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2014-15 Product Resource Guide: Laboratory Safety Products

Get some factoids about lab safety in this mini category.

Top 3 Things You May Not Know About Laboratory Safety

1. In 2010, at Texas Tech University, two graduate students were conducting research for the Department of Homeland Security on explosive compounds. They were given the task of synthesizing and testing a new compound, a nickel hydrazine perchlorate (NHP) derivative. Though the compound was initially made in batches of 300 milligrams, the two students decided to scale up the production to 10 grams to make one batch of material for all their testing. That error led to the material exploding as the lead graduate student attempted to break up the clumps. The student lost three fingers of his left hand, had his eye perforated, and sustained cuts and burns on the rest of his body.

2. In another 2010 incident, a valve for the hydrogen cylinder was inadvertently left open during an experiment at a biochemistry lab at the University of Missouri. Hydrogen introduced into the chamber reached an explosive level and was ignited by a source in the chamber, according to investigators. Four researchers were injured, and the lab was destroyed. Luckily, none of the injuries in this incident were serious. One student who was admitted to the hospital was released the following day after treatment for burns. The lab was a total loss, but the building’s sprinkler system put out the resulting fire, limiting damage to adjacent areas.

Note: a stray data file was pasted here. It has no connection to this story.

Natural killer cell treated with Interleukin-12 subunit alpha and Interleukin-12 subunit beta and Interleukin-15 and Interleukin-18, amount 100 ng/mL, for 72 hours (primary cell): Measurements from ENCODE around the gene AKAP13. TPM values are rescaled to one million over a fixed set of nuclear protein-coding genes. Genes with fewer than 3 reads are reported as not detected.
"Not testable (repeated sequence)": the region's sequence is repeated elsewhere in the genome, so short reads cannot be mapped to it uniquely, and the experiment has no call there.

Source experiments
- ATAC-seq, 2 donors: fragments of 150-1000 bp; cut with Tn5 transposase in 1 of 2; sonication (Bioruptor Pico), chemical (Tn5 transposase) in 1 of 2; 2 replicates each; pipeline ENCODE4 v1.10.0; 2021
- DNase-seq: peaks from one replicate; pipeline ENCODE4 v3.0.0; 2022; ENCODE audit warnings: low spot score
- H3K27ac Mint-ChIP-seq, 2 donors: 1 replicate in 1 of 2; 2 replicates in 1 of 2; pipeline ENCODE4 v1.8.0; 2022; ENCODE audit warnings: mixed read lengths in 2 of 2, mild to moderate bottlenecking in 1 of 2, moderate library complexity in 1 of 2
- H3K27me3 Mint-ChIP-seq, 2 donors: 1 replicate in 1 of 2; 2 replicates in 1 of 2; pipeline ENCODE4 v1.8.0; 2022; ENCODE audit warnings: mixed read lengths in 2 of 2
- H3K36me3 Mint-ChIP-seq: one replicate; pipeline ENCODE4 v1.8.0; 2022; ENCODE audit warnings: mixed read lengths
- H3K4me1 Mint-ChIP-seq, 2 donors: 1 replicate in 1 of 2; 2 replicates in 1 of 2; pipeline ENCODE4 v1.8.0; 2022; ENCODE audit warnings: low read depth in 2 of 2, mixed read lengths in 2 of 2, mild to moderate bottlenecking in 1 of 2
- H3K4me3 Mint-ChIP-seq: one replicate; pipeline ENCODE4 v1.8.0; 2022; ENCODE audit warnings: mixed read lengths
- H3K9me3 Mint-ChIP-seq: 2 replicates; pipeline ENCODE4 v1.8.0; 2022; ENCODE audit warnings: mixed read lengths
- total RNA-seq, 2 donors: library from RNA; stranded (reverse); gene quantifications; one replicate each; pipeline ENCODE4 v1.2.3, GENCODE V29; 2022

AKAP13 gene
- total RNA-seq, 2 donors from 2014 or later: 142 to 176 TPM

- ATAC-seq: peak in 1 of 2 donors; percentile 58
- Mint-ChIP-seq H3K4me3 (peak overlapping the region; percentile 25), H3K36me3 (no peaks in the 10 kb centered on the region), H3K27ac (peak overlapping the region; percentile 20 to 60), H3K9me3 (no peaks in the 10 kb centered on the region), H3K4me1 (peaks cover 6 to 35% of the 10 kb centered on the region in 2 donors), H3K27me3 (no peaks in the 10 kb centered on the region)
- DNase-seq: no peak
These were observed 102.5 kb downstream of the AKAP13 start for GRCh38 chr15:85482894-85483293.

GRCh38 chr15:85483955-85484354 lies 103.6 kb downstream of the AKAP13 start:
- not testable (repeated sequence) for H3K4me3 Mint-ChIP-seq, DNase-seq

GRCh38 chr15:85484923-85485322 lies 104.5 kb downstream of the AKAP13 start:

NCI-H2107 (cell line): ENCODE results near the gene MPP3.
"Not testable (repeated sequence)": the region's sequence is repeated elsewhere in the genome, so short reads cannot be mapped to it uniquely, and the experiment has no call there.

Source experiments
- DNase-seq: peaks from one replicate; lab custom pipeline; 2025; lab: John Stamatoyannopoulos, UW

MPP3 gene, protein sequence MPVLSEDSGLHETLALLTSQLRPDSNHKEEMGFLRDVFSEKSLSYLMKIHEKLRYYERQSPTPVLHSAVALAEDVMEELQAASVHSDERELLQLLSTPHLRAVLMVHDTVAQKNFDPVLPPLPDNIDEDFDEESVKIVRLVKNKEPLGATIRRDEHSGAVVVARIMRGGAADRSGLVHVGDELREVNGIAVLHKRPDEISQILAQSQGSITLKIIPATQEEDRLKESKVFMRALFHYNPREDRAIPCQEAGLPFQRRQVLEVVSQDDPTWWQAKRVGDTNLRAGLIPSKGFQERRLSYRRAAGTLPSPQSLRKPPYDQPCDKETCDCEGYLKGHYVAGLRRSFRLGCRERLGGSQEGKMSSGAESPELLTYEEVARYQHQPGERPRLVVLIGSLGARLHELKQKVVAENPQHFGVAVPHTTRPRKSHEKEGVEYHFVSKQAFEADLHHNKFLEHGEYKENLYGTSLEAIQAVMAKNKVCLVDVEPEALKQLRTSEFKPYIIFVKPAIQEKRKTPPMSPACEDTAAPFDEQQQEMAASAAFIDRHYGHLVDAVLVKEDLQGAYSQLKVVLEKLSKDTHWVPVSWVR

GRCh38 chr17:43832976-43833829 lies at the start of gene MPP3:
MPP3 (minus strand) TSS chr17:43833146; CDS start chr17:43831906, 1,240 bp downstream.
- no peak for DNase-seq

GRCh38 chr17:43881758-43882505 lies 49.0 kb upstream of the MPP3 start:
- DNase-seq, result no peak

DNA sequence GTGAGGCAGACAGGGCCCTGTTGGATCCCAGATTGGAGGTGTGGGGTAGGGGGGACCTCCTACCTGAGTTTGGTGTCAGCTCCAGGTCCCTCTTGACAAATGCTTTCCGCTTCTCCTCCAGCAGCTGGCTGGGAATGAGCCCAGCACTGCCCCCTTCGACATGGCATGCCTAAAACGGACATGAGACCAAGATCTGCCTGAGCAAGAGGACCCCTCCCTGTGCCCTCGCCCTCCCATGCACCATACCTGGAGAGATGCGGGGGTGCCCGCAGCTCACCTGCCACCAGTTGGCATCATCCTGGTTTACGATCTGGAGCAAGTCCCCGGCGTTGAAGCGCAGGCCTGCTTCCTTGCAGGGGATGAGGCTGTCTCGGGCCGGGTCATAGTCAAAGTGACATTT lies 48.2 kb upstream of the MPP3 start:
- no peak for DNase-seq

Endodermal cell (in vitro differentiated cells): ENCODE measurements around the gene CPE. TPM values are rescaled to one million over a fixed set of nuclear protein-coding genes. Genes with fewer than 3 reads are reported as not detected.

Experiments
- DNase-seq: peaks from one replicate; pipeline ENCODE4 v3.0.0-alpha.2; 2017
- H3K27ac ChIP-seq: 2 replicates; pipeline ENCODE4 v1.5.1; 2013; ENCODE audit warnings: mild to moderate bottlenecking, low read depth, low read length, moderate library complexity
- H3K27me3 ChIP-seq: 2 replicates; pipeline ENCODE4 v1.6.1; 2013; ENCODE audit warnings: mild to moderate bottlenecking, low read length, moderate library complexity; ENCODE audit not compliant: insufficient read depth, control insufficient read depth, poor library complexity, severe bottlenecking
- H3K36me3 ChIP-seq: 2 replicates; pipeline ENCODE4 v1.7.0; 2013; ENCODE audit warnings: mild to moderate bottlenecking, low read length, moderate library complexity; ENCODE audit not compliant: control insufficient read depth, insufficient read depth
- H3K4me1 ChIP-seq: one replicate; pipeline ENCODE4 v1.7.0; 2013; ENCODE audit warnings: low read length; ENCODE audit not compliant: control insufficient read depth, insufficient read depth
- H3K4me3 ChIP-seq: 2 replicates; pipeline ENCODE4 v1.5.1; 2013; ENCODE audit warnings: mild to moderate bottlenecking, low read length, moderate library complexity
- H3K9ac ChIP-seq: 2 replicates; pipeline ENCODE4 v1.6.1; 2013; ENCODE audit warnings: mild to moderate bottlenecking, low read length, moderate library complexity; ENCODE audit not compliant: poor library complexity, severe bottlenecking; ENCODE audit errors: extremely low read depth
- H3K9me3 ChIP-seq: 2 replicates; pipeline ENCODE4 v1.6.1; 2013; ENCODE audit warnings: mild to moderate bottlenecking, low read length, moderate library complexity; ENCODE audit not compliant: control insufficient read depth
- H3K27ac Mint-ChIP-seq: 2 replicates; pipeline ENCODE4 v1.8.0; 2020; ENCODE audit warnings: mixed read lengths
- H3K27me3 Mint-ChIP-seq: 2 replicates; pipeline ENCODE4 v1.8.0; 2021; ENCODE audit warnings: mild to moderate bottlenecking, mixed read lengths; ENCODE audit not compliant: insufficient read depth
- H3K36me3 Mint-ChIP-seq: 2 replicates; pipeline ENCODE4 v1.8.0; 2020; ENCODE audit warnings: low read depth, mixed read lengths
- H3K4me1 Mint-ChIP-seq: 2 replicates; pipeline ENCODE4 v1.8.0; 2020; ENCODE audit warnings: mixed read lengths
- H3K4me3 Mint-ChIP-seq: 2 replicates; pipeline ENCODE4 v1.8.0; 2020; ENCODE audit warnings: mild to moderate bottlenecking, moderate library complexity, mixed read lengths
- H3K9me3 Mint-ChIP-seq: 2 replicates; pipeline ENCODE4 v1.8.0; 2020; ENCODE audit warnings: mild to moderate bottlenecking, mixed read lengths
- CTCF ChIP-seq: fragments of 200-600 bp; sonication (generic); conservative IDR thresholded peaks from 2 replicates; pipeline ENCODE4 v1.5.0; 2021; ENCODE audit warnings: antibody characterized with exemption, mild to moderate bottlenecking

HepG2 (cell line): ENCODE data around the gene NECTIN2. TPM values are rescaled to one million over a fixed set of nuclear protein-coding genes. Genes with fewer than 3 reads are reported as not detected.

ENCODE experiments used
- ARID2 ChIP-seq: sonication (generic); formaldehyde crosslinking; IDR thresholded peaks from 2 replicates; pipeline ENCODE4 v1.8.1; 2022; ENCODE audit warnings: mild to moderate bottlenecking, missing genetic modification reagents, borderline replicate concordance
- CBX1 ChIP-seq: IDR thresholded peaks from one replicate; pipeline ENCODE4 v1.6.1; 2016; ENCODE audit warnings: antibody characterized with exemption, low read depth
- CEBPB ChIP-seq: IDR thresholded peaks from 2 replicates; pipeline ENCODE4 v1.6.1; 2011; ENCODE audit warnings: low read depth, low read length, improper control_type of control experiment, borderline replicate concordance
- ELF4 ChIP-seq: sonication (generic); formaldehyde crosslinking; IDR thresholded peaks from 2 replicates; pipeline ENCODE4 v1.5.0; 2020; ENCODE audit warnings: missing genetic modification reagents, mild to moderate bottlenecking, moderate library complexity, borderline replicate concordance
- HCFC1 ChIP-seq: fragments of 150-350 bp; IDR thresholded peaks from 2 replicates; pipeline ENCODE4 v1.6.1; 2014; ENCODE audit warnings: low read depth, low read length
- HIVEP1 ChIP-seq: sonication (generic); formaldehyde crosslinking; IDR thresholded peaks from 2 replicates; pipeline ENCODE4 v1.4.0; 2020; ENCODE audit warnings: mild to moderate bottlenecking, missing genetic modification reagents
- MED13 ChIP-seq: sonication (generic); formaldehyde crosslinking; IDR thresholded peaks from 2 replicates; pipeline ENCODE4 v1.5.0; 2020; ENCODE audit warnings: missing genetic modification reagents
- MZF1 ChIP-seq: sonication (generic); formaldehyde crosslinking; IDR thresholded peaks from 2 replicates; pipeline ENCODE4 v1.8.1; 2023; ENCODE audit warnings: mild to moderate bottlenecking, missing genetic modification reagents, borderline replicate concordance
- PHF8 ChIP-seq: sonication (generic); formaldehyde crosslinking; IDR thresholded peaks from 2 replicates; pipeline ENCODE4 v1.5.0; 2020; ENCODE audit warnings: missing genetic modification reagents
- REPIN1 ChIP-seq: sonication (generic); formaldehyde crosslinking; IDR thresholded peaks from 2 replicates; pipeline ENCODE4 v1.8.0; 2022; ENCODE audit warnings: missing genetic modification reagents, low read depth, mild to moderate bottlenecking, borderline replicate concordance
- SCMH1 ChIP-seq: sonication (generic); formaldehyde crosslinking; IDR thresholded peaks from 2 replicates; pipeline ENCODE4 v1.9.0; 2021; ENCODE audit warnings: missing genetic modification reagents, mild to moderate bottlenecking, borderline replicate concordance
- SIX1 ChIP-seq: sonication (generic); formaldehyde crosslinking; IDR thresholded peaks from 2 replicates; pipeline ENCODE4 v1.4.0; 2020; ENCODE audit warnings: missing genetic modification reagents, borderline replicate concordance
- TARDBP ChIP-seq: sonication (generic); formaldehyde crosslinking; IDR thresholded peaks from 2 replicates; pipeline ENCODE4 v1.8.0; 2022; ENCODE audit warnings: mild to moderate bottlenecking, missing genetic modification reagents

3. A widely publicized accident that occurred in December 2008 at the University of California, Los Angeles involved a research associate who was planning to scale up a reaction using tert-butyllithium (t-BuLi), a pyrophoric material. For reasons unknown, the research associate was using a plastic syringe with a two-inch needle, requiring tipping the reagent bottle up in order to fill the syringe. In addition, she was wearing only nitrile gloves, safety glasses, and street clothes, including a synthetic sweater. No lab coat was used. The syringe and plunger separated during the first attempt at filling the syringe, and the t-BuLi and pentane spilled on her hands and sweater, immediately bursting into flames. She later died in hospital due to the burns she sustained.